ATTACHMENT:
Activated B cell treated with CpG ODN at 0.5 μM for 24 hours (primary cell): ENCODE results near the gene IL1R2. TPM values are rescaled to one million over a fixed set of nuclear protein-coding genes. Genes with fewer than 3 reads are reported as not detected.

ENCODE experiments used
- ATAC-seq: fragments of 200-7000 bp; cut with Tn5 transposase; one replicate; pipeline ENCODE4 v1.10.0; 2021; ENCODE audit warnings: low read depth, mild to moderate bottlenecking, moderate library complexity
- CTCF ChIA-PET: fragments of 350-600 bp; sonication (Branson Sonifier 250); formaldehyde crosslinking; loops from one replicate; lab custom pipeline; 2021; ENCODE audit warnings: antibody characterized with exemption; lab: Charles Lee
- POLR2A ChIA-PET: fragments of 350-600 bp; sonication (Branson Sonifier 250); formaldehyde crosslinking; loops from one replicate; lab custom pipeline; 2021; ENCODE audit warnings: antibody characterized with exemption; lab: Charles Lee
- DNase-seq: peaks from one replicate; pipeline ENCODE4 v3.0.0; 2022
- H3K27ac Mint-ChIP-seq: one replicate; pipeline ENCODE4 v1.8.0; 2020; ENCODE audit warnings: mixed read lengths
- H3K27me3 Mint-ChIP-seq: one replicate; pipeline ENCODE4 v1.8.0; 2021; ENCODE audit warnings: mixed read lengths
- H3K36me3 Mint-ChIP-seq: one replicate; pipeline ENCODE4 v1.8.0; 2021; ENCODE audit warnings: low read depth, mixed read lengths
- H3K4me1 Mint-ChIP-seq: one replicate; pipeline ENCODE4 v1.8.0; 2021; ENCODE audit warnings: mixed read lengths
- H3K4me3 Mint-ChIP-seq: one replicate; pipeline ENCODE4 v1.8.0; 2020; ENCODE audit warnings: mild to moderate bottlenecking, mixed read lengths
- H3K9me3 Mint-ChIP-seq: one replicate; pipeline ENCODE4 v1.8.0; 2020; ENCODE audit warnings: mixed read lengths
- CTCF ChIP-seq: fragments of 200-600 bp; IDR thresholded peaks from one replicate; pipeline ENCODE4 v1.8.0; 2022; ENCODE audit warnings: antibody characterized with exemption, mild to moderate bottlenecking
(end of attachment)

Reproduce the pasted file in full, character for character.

Activated B cell treated with CpG ODN at 0.5 μM for 24 hours (primary cell): ENCODE results near the gene IL1R2. TPM values are rescaled to one million over a fixed set of nuclear protein-coding genes. Genes with fewer than 3 reads are reported as not detected.

ENCODE experiments used
- ATAC-seq: fragments of 200-7000 bp; cut with Tn5 transposase; one replicate; pipeline ENCODE4 v1.10.0; 2021; ENCODE audit warnings: low read depth, mild to moderate bottlenecking, moderate library complexity
- CTCF ChIA-PET: fragments of 350-600 bp; sonication (Branson Sonifier 250); formaldehyde crosslinking; loops from one replicate; lab custom pipeline; 2021; ENCODE audit warnings: antibody characterized with exemption; lab: Charles Lee
- POLR2A ChIA-PET: fragments of 350-600 bp; sonication (Branson Sonifier 250); formaldehyde crosslinking; loops from one replicate; lab custom pipeline; 2021; ENCODE audit warnings: antibody characterized with exemption; lab: Charles Lee
- DNase-seq: peaks from one replicate; pipeline ENCODE4 v3.0.0; 2022
- H3K27ac Mint-ChIP-seq: one replicate; pipeline ENCODE4 v1.8.0; 2020; ENCODE audit warnings: mixed read lengths
- H3K27me3 Mint-ChIP-seq: one replicate; pipeline ENCODE4 v1.8.0; 2021; ENCODE audit warnings: mixed read lengths
- H3K36me3 Mint-ChIP-seq: one replicate; pipeline ENCODE4 v1.8.0; 2021; ENCODE audit warnings: low read depth, mixed read lengths
- H3K4me1 Mint-ChIP-seq: one replicate; pipeline ENCODE4 v1.8.0; 2021; ENCODE audit warnings: mixed read lengths
- H3K4me3 Mint-ChIP-seq: one replicate; pipeline ENCODE4 v1.8.0; 2020; ENCODE audit warnings: mild to moderate bottlenecking, mixed read lengths
- H3K9me3 Mint-ChIP-seq: one replicate; pipeline ENCODE4 v1.8.0; 2020; ENCODE audit warnings: mixed read lengths
- CTCF ChIP-seq: fragments of 200-600 bp; IDR thresholded peaks from one replicate; pipeline ENCODE4 v1.8.0; 2022; ENCODE audit warnings: antibody characterized with exemption, mild to moderate bottlenecking